Between 1443 and 1452 Italian author, artist, architect, poet, priest, linguist, philosopher, cryptographer, and general Renaissance humanist polymath, Leon Battista Alberti wrote De re aedificatoria. This was the first theoretical work on architecture written during the Italian Renaissance.
When De re aeficatoria first appeared in print in Florence at the press of Nicolaus Laurentii, Alamanus on December 29, 1485 it was the first printed book on architecture. It was followed in 1486-87 by the first printed edition of Vitruvius. The first printed edition of Alberti's work was edited by Alberti's brother, Bernardus. It also contained Politianus, Epistola ad Laurentium Medicem, and Baptista Siculus, Carmen ad lectorem. ISTC no. ia00215000. MS Laurentiana 89 sup. 113 was used (among others) as printer's copy; Leon Battista Alberti. La biblioteca di un umanista' [catalogue of an exhibition at the BML Firenze], Firenze  no. 54.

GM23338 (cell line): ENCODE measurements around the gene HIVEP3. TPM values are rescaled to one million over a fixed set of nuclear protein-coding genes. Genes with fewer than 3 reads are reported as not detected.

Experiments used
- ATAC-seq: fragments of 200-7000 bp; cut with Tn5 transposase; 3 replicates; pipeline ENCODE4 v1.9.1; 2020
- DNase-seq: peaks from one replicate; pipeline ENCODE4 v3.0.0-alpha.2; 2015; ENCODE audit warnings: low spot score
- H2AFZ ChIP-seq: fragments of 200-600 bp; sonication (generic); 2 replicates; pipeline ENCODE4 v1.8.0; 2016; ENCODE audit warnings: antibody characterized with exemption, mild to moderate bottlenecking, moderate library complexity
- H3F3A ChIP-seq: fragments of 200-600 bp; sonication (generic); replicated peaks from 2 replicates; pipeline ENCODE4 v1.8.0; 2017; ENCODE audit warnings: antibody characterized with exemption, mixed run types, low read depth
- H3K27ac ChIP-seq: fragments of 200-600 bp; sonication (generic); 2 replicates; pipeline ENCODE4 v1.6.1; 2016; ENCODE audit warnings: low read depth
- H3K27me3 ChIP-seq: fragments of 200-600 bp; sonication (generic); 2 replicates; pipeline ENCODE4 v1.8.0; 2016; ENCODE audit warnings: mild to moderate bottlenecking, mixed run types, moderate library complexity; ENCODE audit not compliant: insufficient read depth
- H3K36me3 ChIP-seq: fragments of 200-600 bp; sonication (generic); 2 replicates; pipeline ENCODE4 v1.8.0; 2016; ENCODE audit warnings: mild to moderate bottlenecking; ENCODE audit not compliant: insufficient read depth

No illustrated edition of De re aedificatoria appeared until 1550 when the translation into Italian by Italian diplomat, mathematician, philologist, and humanist Cosimo Bartoli was published in Florence by the Dutch-Italian humanist, typographer and printer Lorenzo Torrentino.
Carter & Muir, Printing and the Mind of Man (1967) no. 28.